Whether or not psychodynamic therapy is effective has been hotly debated.
Until recently, it was mainly believed that there was very little empirical research to support the idea that this specific branch of therapy works for things like anxiety and depression. That is because previously, there had been very little formal research and evidence into the efficacy of psychodynamic therapy. Many of Sigmund Freud’s ideas were based on case studies, which were not exactly empirically sound. And early practitioners were more focused on clinical work rather than conducting research studies. However, in recent decades, that has changed and many more research studies have been conducted.
In the research, there has been strong support for the use of psychodynamic therapy in the treatment of borderline personality disorder. It is quite effective for personality disorders, in particular. A meta-analysis review found that this particular type of therapy was significantly more effective for the treatment of personality disorders compared to control studies.
Another meta-analysis compared the effectiveness of psychodynamic therapy to various short-term psychotherapies. Patients in these studies were diagnosed with either personality, mood disorders, or anxiety disorders. The therapy took place long-term, over a year. This meta-analysis, published in the Journal of the American Medical Association found that patients who received psychodynamic therapy significantly benefited compared to controls. Furthermore, improvements were noted long after therapy ended.
Which Conditions Can Psychodynamic Therapy Treat?
Psychodynamic therapy can be worthwhile in addressing a variety of issues. Research suggests that psychodynamic therapy can be as effective as cognitive-behavioral therapy. What’s more, the benefits of psychodynamic therapy appear to increase over time. Here’s a rundown of the mental health and interpersonal problems that it is commonly used for:
- Relationship problems
- Social and generalized anxiety
- Self-destructive behaviors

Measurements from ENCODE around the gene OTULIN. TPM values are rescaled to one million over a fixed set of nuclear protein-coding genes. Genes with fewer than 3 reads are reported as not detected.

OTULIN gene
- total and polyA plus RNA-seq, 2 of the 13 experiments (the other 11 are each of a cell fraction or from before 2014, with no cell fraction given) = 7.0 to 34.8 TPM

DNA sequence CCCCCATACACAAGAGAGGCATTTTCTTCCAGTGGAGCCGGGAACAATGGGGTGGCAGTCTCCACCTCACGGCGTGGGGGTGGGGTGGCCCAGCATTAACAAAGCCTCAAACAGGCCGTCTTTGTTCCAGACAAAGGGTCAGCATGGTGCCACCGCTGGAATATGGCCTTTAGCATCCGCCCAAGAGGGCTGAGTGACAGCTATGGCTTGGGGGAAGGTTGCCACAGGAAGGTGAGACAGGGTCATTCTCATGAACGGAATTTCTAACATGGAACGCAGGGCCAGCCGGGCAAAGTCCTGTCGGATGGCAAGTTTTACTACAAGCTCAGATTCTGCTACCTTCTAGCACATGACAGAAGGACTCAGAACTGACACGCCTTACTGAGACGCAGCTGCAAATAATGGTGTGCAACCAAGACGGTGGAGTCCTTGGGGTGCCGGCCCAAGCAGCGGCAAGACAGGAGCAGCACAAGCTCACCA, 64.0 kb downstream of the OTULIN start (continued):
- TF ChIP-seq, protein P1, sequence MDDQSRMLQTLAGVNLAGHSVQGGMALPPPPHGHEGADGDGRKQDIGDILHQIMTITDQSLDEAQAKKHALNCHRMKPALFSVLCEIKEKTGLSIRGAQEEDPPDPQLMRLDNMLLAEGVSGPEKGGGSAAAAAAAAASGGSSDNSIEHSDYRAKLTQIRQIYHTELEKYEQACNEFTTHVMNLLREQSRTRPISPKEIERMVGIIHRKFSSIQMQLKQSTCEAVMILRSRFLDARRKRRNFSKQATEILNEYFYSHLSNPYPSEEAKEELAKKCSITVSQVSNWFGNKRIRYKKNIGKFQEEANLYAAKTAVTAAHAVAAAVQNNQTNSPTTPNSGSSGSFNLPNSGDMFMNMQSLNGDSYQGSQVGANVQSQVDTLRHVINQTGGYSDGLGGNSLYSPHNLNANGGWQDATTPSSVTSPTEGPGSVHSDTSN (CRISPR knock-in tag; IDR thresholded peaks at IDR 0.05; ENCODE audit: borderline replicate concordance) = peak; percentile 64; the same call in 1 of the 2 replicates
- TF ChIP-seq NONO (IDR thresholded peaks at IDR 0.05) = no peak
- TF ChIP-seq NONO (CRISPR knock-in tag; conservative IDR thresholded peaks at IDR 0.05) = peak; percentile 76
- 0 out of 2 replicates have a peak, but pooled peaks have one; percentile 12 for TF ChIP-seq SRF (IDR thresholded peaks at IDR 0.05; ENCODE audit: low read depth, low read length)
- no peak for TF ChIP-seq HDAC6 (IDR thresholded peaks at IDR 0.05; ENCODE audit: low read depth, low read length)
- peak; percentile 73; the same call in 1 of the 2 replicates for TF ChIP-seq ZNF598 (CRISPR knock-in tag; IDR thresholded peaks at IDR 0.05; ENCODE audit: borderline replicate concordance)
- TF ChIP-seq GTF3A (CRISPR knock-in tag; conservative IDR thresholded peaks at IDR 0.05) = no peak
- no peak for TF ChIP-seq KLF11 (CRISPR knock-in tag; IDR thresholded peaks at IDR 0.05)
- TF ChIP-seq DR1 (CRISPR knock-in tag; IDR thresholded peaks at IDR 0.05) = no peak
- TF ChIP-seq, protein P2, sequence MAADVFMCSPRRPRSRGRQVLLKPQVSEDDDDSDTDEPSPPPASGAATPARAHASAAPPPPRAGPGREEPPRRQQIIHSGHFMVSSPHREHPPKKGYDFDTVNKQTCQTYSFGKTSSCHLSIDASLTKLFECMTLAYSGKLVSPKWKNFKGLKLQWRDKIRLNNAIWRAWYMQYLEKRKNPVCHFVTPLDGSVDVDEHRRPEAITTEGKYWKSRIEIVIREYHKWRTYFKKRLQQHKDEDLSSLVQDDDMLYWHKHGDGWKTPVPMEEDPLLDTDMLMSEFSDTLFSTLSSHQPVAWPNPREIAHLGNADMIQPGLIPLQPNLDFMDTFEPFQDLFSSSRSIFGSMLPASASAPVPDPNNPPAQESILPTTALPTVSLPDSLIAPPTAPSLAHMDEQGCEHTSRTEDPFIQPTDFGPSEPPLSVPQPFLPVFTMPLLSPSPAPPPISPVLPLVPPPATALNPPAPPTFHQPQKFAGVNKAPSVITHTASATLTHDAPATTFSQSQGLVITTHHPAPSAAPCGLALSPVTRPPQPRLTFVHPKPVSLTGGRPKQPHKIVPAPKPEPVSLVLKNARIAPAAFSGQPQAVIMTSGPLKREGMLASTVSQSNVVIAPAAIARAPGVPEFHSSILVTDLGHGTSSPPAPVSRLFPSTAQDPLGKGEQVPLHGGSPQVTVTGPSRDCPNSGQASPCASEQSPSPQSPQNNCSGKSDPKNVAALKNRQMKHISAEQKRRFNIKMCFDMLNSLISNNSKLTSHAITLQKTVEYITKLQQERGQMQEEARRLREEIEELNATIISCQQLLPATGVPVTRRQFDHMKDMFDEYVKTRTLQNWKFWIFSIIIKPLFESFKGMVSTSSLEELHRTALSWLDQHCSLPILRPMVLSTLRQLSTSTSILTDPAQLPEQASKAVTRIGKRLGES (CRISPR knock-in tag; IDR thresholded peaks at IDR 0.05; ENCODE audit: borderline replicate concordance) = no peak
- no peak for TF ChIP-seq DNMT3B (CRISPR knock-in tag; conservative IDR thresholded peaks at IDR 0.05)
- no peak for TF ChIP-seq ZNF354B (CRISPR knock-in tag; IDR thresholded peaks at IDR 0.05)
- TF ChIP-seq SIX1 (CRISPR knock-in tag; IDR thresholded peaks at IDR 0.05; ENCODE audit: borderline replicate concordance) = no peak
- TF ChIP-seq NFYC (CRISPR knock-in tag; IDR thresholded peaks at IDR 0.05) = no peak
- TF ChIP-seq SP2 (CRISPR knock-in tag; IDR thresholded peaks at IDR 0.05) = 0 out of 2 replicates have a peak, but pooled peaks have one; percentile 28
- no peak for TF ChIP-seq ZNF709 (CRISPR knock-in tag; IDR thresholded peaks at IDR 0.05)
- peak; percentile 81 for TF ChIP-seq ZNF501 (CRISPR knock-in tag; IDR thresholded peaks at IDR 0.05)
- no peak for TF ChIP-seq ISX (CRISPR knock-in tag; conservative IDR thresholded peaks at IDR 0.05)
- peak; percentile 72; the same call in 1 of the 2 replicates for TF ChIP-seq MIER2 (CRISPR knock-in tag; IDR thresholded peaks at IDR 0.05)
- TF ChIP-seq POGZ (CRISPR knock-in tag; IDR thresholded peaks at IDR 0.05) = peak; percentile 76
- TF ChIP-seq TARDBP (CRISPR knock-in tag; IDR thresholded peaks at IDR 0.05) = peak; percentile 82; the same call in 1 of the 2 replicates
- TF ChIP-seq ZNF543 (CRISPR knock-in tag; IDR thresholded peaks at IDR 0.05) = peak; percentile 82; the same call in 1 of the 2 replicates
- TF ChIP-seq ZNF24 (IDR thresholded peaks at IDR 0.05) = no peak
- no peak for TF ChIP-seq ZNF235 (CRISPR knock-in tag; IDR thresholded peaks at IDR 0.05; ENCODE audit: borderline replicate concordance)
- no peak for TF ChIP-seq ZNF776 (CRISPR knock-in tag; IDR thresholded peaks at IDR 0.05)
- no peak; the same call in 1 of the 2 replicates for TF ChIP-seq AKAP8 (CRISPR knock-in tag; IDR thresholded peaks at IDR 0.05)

- Sexual problems
- Psychosomatic disorders
- Substance abuse disorders
- Bulimia nervosa
- Anorexia nervosa
- Obsessive-compulsive disorder (OCD)
Benefits of Psychodynamic Therapy
This particular kind of therapy can enable you to:
- Identify unhealthy patterns. This type of therapy offers a way for you to identify dysfunctional patterns that are holding you back. One of the main goals of this form of therapy is to identify defense mechanisms that result in unhealthy or maladaptive behaviors. The thought is that by recognizing patterns, you can then change them.
- Understand avoidance. Avoiding your emotions is bad for your mental health. People who abuse substances may do so because of unhealthy avoidance patterns. Unfortunately, avoidance is often automatic and ingrained in our behavior. We don’t even realize that we’re doing it. Psychodynamic therapy helps you recognize and overcome this defense mechanism. Once you become more aware of avoidance, you can learn to deal with things straight on rather than by using avoidance.
- Access emotions that are just below under the surface. People have a tendency to repress painful emotions, such as sadness, anger, and shame. However, negative emotions are a part of life. And, it’s healthy to deal with these emotions when they arise. Psychodynamic therapy can help you become more aware of these feelings so that you can learn how to cope with them in healthy ways.